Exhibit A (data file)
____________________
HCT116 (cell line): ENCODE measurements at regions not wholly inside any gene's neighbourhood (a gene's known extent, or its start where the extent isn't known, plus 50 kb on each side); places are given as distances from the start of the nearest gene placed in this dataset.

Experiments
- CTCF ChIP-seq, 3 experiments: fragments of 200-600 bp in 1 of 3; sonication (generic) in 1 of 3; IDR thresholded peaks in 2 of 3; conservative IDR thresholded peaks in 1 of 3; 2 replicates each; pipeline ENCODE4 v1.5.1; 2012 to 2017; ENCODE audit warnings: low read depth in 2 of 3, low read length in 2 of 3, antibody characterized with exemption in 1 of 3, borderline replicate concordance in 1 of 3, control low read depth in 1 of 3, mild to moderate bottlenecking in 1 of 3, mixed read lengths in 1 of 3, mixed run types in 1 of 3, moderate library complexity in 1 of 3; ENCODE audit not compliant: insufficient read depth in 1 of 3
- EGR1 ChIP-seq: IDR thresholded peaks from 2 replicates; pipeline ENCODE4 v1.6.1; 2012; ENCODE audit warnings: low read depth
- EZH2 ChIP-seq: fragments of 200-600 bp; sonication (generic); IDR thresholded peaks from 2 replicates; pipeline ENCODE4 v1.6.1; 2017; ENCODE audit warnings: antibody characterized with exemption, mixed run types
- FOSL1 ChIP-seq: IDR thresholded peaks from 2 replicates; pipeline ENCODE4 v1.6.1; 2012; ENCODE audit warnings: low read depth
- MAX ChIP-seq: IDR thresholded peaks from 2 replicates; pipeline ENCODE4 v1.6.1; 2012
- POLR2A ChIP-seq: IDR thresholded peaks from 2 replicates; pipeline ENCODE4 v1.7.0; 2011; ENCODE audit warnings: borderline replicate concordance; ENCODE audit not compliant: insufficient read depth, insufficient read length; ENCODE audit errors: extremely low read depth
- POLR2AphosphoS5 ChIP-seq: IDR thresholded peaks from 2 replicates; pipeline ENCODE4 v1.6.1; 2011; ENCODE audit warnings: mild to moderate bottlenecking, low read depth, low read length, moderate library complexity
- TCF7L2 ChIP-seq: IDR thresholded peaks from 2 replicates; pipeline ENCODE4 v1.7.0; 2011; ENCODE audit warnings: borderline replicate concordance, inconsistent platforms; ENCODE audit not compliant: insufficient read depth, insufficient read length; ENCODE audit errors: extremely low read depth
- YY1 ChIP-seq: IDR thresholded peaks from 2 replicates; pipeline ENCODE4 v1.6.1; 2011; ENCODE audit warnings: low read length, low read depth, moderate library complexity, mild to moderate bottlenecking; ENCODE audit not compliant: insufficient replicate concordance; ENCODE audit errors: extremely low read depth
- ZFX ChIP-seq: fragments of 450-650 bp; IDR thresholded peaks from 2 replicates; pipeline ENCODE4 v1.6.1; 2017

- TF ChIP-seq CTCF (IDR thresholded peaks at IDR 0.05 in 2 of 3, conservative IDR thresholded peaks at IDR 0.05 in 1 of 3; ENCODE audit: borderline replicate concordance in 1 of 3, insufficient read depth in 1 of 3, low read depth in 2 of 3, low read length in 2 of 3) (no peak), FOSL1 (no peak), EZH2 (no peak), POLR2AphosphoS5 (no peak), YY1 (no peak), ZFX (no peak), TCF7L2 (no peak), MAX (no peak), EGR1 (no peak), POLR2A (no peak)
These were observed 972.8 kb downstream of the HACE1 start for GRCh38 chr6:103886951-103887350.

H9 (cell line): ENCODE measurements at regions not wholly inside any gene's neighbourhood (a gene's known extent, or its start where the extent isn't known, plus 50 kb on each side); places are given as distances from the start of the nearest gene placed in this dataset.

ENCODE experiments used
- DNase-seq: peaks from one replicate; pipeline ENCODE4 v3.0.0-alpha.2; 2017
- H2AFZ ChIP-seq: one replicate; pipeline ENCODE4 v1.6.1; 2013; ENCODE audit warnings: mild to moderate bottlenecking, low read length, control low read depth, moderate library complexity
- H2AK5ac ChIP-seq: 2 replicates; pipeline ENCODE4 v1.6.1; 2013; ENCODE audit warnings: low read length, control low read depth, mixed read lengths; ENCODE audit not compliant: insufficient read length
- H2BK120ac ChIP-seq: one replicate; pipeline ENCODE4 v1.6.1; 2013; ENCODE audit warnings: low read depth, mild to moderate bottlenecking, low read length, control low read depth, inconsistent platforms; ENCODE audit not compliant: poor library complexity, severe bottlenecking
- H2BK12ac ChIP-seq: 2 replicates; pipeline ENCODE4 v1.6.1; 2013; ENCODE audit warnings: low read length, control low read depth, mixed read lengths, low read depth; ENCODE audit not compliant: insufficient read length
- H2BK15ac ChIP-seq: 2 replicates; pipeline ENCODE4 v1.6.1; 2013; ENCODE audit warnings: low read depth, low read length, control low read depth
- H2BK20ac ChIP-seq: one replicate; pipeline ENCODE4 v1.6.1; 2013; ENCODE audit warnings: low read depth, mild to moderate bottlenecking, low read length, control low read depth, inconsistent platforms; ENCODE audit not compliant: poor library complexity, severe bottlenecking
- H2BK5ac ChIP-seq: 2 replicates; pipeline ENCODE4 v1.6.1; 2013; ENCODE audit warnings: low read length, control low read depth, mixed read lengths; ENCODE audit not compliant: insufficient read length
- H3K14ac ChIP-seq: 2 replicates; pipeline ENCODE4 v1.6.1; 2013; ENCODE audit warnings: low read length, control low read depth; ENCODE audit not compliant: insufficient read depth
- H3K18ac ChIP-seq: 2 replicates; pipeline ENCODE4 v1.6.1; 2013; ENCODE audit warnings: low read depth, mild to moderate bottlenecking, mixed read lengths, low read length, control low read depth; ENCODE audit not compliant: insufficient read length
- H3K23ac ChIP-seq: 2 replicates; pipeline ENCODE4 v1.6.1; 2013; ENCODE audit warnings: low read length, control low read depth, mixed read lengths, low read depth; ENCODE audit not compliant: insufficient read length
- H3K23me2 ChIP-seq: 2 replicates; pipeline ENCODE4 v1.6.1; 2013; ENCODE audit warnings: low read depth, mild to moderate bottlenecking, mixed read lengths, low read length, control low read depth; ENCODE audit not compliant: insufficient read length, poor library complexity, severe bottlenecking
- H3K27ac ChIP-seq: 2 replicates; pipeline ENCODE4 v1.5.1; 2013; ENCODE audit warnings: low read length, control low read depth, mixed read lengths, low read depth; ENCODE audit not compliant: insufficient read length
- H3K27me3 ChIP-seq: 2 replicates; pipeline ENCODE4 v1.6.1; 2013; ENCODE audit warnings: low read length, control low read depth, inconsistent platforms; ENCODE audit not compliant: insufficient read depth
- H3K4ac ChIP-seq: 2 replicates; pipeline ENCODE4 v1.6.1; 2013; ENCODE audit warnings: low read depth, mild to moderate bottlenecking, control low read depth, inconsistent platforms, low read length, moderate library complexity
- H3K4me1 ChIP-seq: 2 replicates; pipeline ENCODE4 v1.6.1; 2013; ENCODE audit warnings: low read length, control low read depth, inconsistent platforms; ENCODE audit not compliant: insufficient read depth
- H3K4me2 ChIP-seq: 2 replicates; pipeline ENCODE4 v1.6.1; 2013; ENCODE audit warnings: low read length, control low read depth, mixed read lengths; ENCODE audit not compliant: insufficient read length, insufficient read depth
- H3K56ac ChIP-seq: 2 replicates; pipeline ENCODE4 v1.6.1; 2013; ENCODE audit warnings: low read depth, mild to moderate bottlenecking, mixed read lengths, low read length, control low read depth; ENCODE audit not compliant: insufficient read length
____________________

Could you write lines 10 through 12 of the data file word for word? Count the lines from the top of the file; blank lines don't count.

- TCF7L2 ChIP-seq: IDR thresholded peaks from 2 replicates; pipeline ENCODE4 v1.7.0; 2011; ENCODE audit warnings: borderline replicate concordance, inconsistent platforms; ENCODE audit not compliant: insufficient read depth, insufficient read length; ENCODE audit errors: extremely low read depth
- YY1 ChIP-seq: IDR thresholded peaks from 2 replicates; pipeline ENCODE4 v1.6.1; 2011; ENCODE audit warnings: low read length, low read depth, moderate library complexity, mild to moderate bottlenecking; ENCODE audit not compliant: insufficient replicate concordance; ENCODE audit errors: extremely low read depth
- ZFX ChIP-seq: fragments of 450-650 bp; IDR thresholded peaks from 2 replicates; pipeline ENCODE4 v1.6.1; 2017